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Wednesday 12 July 2006

A question about beta-agonists

By: Rachel Courtland

Some inhaled medications used to treat chronic obstructive pulmonary disorder, or COPD, may do more harm than good, according to a review of clinical trials performed by researchers at Cornell and Stanford universities.

The comparison of two types of medications, published online last week in the Journal of General Internal Medicine, found that the most commonly prescribed type carries a higher risk of hospitalization—as well as death‑from respiratory causes.

COPD, a chronic and progressive condition that reduces lung function, is actually a class of diseases that includes emphysema and chronic bronchitis. It is the fourth-leading cause of death in the United States. Bronchodilators, drugs delivered through inhalers, are often the first line of treatment, used to relax the muscles around the airways, relieving symptoms and sometimes slowing progression of the disease.

The study reviewed the results of 22 clinical trials of two classes of inhaled drugs, beta-agonists and anticholinergics, that are commonly prescribed for COPD. Compared with a placebo, anticholinergics reduced the risk of respiratory-related deaths by 73 percent; beta-agonists were found to more than double the risk of respiratory death. When researchers compared the drugs with each other, they found that COPD patients taking beta-agonists were twice as likely to be hospitalized, and also appeared more likely to die than patients taking anticholinergics. The results follow on the heels of previous work by the researchers in analyzing how the drugs affect asthma sufferers.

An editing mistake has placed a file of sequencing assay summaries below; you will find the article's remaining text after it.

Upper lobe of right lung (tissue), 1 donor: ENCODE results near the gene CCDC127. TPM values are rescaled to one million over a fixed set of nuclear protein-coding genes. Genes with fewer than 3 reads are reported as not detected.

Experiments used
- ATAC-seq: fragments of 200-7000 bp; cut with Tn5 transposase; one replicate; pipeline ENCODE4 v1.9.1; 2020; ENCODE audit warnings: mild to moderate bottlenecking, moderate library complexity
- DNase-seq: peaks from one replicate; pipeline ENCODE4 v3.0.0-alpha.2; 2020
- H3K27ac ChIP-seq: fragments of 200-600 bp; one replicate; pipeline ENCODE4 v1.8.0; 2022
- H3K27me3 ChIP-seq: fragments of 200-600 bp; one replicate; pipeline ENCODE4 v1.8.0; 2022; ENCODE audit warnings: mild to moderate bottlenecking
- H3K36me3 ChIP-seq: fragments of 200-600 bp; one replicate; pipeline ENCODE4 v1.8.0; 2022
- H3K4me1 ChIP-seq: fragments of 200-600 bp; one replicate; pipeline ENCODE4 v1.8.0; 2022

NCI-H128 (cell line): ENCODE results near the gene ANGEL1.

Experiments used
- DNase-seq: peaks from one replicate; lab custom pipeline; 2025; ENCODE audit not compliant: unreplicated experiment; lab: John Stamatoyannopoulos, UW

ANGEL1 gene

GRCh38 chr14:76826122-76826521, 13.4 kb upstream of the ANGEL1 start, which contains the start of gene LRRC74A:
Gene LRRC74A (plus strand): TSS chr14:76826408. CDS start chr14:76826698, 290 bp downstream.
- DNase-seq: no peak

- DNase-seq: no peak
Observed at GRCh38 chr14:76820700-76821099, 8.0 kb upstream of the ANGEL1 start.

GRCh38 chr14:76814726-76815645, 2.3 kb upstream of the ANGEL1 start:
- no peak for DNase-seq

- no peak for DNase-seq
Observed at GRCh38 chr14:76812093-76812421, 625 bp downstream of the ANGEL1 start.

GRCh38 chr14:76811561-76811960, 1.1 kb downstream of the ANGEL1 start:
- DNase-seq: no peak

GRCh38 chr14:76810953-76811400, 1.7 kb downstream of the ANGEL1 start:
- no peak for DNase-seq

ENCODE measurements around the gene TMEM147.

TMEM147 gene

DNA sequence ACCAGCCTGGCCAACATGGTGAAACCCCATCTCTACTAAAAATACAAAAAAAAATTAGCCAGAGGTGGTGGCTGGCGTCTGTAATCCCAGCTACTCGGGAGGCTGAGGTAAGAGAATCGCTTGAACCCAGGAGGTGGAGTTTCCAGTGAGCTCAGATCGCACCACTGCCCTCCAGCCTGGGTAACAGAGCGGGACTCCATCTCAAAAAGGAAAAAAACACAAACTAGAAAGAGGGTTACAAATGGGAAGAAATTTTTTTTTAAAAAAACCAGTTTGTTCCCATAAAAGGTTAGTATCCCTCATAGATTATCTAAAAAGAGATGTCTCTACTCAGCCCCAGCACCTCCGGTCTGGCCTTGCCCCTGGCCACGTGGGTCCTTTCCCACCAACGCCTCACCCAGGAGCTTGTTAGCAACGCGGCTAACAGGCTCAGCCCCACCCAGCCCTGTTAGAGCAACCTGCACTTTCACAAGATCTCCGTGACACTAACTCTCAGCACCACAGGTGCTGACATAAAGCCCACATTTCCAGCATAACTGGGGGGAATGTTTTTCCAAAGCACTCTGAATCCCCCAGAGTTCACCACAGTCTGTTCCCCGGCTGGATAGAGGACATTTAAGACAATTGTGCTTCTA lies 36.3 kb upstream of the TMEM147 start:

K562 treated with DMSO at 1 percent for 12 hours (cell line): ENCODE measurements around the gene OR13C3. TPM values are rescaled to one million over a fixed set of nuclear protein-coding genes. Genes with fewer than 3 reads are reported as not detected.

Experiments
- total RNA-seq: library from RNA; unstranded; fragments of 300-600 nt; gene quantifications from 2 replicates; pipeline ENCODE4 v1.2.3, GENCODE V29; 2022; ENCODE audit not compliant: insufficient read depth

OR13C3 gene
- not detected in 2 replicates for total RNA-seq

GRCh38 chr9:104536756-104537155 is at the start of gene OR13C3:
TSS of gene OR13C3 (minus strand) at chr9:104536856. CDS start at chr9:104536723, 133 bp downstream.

"There are two things you want to do: improve symptoms and improve control of the disease," says Shelley Salpeter, a clinical professor of medicine at Stanford University and lead author on the study. "Both kinds of drugs improve airflow immediately, but over the long run, the beta-agonists worsen control of the disease because [the body develops] tolerance." These drugs, Salpeter theorizes, may be helpful in opening the airways, and thus lessening symptoms of the disease, but may leave the lungs more prone to complications such as inflammation or infection.

The review examined studies of the beta-agonists metaproterenol (Alupent), formoterol (Foradil), salmeterol (Serevent, Advair) and albuterol (Alupent, Proventil, Ventolin, and others). The anticholinergics tiotropium (Spiriva) and ipratropium (Atrovent) were also studied.

In an E-mail, Salpeter said she would recommend that patients on beta-agonists tell their doctor they would like to switch to an anticholinergic inhaler, and also use an inhaled corticosteroid, which reduces inflammation. "I don't use beta-agonists in my practice at all," she said.

Other experts have reacted to the findings cautiously. "I don't think there are sufficient data to consider taking the drug off the market," says Stephen Lazarus, a professor of medicine at the University of California–San Francisco. "There is a fair amount of controversy about the value of metanalysis. It's a good thing to do, but it has to be taken with a grain of salt." James Donohue, a professor of medicine at the University of North Carolina School of Medicine in Chapel Hill, points to the preliminary results of a GlaxoSmithKline trial released in April, which found that, compared with a placebo, the beta-agonist Advair reduced overall deaths in COPD patients by 17 percent. He thinks that as long as people are using beta-agonists properly, along with corticosteroids to address inflammation, the drugs "are perfectly safe."

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